Tag Archives: Arborist

Less Carbon Dioxide Absorbed by Amazon as Trees Die Off – Part Two

Less Carbon Dioxide Absorbed by Amazon as Trees Die Off
Increased mortality rate

It is estimated that in the 1990’s the Amazon absorbed up to two billion tons of CO2 each year but since then, according to the study now absorbs less than half of that.

The study was limited to primary and undisturbed forests, which makes up about 80% of the Amazon. So it doesn’t account for carbon changes, regrowth or deforestation so more research will have to be done in order to provide a more rounded result set but Lars Hedin, a professor of ecology at Princeton University suggests that the research done thus far will form an excellent springboard for a future research and understanding.

He writes: “The CO2 component of climate change may become substantially more difficult to manage and abate in the future if the findings from the Amazon basin apply more generally to the land carbon sink.”

Ian Morgan Arb is committed to Forestry conservation and growth promotion and correctly managing the trees that we have.

Police inspector retires from force to become tree surgeon

Here at Ian Morgan Arb, we see a wide range of backgrounds represented among our recipients of arborist training in Staffordshire, and one national story has highlighted, once more, how someone from almost any past job can end up entering the field.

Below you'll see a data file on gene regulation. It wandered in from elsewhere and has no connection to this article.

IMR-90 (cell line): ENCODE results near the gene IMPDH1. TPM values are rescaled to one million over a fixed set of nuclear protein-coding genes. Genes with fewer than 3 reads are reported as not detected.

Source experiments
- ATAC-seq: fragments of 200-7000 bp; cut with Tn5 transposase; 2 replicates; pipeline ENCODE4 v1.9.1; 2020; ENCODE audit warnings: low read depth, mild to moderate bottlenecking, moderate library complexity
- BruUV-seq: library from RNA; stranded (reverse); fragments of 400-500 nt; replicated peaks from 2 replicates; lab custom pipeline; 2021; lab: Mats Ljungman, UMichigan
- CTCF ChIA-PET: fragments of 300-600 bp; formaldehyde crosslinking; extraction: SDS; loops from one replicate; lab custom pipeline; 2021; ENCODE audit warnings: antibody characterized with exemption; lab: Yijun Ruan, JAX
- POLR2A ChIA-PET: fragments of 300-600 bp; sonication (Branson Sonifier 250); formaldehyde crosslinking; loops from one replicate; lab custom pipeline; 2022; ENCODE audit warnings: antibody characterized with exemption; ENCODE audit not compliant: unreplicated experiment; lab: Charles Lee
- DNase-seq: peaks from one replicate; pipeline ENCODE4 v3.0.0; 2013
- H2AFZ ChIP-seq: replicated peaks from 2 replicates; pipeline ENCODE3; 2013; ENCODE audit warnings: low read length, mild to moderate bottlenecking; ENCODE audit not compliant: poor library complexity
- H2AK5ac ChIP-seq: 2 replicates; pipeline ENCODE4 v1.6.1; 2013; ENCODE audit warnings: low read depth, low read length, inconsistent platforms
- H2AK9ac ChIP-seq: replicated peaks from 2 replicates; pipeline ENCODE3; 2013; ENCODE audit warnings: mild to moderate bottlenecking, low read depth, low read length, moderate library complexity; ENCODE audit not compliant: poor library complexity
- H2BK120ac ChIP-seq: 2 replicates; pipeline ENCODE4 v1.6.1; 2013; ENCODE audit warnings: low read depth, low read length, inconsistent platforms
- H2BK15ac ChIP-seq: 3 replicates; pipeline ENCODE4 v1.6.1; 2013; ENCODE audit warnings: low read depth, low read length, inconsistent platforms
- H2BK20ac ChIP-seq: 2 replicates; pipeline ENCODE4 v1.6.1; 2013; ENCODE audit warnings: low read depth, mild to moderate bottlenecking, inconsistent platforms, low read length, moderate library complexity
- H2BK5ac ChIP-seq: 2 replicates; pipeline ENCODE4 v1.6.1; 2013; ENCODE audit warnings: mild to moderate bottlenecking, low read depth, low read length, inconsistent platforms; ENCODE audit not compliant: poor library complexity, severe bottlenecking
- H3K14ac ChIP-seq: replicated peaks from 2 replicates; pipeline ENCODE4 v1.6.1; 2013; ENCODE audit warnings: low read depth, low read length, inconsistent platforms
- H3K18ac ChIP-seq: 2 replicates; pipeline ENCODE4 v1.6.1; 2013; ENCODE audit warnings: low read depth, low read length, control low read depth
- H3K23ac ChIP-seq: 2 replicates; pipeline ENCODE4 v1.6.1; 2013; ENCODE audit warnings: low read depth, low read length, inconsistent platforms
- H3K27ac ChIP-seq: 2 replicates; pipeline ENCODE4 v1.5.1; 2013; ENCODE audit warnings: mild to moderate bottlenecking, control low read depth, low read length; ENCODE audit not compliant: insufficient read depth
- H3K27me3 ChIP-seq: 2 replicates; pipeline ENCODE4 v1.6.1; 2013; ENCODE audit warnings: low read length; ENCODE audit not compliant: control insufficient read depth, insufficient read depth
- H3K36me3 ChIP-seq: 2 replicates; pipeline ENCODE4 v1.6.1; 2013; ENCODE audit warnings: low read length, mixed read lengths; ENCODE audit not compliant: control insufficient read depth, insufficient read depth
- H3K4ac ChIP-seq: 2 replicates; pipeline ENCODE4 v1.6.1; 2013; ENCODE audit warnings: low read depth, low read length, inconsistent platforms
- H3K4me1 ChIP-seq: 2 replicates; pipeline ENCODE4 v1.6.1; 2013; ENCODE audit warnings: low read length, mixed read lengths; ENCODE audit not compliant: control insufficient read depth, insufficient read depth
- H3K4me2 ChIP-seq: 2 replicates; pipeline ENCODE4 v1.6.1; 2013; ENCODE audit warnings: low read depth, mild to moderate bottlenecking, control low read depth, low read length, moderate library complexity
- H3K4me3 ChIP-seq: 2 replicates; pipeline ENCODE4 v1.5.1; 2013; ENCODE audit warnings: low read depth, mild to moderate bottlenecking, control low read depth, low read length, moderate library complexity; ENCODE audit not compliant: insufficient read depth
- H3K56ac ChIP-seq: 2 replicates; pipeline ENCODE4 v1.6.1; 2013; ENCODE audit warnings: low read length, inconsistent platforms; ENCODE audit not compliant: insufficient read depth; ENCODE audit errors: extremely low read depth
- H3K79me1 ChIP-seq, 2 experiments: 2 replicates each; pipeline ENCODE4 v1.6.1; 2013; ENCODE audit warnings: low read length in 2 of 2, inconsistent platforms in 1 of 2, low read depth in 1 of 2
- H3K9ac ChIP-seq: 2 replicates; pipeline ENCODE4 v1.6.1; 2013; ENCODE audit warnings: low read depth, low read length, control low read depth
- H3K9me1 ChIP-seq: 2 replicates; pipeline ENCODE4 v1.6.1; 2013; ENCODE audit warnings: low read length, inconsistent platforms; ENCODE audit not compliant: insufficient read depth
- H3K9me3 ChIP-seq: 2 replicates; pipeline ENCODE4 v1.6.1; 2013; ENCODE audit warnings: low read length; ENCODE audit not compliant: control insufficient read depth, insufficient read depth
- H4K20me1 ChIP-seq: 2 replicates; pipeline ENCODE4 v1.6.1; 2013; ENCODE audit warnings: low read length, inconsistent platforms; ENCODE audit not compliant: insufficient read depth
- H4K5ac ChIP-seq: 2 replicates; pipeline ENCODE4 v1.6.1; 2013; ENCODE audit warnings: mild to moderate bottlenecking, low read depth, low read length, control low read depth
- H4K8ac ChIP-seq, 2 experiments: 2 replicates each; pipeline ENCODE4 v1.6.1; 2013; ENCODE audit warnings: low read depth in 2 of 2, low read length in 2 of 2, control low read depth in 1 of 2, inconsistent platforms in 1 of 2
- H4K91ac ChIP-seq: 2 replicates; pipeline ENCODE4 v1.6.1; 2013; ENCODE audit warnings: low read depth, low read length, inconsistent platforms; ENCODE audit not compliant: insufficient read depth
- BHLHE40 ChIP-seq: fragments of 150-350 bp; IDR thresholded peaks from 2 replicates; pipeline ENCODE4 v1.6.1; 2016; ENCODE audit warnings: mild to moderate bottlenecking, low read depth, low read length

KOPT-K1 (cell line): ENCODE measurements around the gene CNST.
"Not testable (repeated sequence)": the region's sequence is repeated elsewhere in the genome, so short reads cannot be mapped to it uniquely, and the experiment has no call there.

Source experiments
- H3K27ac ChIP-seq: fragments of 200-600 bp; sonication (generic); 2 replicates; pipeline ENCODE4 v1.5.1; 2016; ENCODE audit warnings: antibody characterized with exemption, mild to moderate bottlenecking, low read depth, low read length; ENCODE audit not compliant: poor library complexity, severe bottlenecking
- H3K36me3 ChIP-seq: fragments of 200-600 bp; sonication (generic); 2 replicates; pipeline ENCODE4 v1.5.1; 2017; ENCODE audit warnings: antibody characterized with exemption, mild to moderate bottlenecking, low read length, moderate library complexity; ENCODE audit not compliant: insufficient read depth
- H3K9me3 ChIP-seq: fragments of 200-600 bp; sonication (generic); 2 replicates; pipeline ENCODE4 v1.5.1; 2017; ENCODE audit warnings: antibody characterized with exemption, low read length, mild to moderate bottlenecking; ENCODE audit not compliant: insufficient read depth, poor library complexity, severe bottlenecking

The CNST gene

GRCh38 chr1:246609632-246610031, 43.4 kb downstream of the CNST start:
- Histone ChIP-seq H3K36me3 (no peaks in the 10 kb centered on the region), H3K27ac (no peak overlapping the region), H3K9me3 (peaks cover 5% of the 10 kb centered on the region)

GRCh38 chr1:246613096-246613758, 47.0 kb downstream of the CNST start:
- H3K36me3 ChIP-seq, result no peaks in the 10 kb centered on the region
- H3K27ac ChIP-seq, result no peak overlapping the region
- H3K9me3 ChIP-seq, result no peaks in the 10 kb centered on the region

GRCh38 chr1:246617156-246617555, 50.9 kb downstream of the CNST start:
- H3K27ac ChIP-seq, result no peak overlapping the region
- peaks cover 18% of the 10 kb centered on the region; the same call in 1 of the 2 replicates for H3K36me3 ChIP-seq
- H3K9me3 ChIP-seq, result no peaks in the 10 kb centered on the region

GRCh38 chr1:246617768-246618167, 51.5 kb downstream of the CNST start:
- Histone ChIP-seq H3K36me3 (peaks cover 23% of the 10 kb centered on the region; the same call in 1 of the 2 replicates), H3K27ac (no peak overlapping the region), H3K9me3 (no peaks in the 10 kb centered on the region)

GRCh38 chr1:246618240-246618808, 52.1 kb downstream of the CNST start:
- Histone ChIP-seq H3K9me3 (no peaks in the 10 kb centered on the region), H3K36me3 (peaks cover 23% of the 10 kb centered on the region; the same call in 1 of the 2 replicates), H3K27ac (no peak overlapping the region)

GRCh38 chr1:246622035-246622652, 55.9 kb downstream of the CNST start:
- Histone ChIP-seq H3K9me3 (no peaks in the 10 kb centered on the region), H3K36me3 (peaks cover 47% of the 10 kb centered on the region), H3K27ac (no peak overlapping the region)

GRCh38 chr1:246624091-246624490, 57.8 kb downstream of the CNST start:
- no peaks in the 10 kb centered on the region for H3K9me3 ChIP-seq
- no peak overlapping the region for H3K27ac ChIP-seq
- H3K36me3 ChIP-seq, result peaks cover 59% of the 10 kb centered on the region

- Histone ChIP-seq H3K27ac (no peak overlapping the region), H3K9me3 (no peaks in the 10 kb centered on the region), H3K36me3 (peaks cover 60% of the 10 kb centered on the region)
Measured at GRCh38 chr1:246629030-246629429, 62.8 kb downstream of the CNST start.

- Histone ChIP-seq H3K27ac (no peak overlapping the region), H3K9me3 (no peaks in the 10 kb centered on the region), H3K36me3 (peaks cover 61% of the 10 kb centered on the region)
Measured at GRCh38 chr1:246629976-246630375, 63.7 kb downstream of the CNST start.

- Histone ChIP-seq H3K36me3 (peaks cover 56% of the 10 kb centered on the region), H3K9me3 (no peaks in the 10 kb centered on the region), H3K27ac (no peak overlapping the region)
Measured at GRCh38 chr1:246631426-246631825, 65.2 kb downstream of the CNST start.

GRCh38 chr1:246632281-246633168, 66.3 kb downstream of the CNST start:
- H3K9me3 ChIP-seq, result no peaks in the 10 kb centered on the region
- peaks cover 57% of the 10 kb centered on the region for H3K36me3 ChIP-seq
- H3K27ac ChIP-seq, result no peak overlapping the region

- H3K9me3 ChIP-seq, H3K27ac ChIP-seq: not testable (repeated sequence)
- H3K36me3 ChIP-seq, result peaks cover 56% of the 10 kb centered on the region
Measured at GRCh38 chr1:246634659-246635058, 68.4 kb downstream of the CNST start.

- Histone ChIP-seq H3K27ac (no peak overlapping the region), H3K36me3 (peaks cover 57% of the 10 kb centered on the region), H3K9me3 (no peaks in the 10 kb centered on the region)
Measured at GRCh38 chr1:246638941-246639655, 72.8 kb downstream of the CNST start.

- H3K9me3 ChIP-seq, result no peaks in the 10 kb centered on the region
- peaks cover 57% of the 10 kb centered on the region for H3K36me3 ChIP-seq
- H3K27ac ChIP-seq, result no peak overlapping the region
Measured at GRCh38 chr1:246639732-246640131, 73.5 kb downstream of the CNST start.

The Cumberland & Westmorland Herald reported on how Inspector Dave Willets, of Eden policing, is retiring after some three decades in the police force to become a tree surgeon. The decision to switch career evidently wasn’t one taken lightly by Insp. Willets – he had, after all, dreamed of a career as a police officer since watching Starsky and Hutch on television as a child.

As Insp. Willets himself put it, “When I realised I didn’t have enough brains to be a vet and not enough land to be a farmer, I wanted to be a police officer.”

He went on to enjoy a 14-year stint at the Met in London, after applying to 11 forces around the country while still in his teens. His time in London led to his promotion to sergeant at Chelsea and Kensington, with his specialism being public order offences.